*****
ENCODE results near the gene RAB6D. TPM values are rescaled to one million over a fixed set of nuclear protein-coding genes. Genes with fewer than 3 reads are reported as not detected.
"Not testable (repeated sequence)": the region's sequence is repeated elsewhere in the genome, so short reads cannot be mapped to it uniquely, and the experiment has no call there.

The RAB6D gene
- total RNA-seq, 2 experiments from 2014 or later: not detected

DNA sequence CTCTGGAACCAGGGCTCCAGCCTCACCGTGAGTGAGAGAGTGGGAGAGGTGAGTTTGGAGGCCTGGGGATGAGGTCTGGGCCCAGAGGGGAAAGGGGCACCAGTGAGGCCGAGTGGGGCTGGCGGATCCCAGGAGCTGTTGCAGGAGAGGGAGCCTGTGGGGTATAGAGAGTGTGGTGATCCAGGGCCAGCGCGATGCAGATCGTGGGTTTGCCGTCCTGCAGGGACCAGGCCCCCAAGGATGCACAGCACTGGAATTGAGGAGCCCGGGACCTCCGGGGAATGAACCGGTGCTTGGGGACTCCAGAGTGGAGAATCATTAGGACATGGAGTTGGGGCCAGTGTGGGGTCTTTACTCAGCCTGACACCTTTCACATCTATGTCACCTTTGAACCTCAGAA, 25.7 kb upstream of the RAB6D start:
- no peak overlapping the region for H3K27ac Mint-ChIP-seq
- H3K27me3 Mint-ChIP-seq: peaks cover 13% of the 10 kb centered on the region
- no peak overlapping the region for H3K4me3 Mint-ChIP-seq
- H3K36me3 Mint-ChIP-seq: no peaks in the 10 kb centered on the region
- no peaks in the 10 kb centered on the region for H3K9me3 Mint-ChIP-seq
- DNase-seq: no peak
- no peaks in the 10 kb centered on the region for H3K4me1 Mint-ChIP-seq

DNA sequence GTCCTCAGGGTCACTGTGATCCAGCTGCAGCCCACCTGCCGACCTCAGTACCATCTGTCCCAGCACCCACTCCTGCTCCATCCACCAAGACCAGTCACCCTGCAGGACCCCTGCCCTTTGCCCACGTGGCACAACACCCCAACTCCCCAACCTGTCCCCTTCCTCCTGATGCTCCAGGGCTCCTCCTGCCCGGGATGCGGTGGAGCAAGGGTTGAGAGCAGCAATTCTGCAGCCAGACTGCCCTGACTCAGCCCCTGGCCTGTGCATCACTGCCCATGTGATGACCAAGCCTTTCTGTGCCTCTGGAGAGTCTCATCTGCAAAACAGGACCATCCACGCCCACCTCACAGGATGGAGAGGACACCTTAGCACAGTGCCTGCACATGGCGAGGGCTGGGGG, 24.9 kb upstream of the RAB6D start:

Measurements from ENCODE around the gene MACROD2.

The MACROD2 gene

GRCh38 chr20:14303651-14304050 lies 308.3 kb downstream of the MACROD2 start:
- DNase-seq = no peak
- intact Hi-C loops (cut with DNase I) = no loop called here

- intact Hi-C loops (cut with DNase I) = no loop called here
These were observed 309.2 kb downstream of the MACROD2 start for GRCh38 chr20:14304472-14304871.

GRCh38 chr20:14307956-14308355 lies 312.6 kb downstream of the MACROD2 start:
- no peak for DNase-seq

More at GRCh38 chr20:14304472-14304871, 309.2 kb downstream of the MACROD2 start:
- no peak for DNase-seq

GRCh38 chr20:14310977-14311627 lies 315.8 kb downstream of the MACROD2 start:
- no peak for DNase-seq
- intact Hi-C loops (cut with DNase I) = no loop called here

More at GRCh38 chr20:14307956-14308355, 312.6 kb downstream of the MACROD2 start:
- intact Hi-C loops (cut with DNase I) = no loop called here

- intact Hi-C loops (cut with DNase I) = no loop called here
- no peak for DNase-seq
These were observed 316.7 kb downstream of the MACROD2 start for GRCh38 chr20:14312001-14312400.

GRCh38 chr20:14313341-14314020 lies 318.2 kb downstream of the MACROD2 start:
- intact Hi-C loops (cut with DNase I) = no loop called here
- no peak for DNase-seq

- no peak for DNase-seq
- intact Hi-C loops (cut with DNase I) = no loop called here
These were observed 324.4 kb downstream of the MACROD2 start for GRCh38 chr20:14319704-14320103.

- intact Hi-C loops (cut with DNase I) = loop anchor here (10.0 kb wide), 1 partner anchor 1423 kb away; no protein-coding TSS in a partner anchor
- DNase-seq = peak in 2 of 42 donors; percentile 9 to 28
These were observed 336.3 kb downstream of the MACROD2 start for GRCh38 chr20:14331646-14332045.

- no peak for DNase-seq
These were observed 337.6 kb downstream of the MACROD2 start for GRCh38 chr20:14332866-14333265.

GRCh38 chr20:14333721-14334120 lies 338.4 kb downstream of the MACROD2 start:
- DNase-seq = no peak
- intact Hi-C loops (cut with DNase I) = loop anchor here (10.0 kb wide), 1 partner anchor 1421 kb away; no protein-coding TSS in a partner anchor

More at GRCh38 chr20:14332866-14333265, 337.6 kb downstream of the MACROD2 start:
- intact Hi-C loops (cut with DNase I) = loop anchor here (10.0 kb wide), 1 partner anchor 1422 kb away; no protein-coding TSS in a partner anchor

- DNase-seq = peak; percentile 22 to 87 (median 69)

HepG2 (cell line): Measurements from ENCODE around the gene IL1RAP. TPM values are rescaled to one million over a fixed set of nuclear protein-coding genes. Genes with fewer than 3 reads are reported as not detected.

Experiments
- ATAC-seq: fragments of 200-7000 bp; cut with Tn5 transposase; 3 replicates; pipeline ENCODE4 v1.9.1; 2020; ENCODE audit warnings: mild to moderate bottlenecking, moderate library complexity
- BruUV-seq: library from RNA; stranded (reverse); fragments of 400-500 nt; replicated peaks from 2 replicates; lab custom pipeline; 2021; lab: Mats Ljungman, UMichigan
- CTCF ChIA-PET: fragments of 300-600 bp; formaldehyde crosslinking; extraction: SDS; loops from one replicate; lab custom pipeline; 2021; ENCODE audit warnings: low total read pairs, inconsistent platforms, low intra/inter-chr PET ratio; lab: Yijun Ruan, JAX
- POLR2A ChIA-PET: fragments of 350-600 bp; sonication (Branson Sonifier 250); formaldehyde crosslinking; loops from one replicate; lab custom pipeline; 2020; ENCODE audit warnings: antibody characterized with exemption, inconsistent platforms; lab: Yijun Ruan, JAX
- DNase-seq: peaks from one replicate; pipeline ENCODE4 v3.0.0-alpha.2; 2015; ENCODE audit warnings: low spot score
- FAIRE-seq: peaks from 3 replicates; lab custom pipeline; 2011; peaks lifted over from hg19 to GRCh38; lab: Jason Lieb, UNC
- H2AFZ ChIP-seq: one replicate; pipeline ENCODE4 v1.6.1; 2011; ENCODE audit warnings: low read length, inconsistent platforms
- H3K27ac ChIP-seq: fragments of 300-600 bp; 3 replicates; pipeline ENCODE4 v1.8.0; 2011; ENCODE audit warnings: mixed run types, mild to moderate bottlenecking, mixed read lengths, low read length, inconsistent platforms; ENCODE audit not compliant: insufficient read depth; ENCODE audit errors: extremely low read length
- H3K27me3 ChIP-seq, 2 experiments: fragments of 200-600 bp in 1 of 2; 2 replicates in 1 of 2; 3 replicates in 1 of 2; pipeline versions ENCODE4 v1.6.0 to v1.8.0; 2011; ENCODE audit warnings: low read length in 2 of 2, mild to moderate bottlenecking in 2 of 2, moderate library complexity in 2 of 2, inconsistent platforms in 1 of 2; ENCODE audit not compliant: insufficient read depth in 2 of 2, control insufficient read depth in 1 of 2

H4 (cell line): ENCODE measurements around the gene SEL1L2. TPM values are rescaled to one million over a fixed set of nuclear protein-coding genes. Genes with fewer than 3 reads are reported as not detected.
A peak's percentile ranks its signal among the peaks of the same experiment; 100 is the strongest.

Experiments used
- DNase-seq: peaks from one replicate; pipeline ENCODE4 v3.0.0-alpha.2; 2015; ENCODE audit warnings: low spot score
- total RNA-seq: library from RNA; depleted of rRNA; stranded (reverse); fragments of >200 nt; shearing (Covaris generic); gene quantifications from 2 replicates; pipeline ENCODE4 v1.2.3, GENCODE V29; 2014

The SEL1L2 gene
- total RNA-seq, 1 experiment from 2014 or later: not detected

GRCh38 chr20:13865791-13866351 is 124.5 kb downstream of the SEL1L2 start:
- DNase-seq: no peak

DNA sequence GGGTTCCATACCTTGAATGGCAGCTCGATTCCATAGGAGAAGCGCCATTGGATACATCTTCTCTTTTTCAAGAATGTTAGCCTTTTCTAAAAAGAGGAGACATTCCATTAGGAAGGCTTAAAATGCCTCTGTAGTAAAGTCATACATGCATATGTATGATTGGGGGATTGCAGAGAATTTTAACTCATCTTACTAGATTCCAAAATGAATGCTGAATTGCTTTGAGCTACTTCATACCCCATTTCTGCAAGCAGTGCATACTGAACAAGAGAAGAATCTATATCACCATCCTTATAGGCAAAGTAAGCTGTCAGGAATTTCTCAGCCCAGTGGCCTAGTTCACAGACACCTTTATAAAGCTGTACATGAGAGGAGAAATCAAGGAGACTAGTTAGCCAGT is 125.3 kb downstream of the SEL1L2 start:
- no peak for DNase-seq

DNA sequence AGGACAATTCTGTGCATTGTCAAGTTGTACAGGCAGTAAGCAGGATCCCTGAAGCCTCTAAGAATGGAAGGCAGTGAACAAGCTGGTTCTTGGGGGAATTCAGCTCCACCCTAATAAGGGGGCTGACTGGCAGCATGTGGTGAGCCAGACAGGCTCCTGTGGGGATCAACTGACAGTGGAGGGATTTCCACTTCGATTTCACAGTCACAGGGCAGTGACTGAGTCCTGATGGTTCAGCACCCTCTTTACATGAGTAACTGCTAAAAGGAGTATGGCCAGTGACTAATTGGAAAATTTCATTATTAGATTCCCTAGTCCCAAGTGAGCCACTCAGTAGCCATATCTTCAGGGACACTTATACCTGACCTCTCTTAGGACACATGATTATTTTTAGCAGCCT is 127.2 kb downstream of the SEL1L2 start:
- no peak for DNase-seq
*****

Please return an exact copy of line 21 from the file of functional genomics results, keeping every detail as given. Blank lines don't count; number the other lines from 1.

GRCh38 chr20:14307956-14308355 lies 312.6 kb downstream of the MACROD2 start: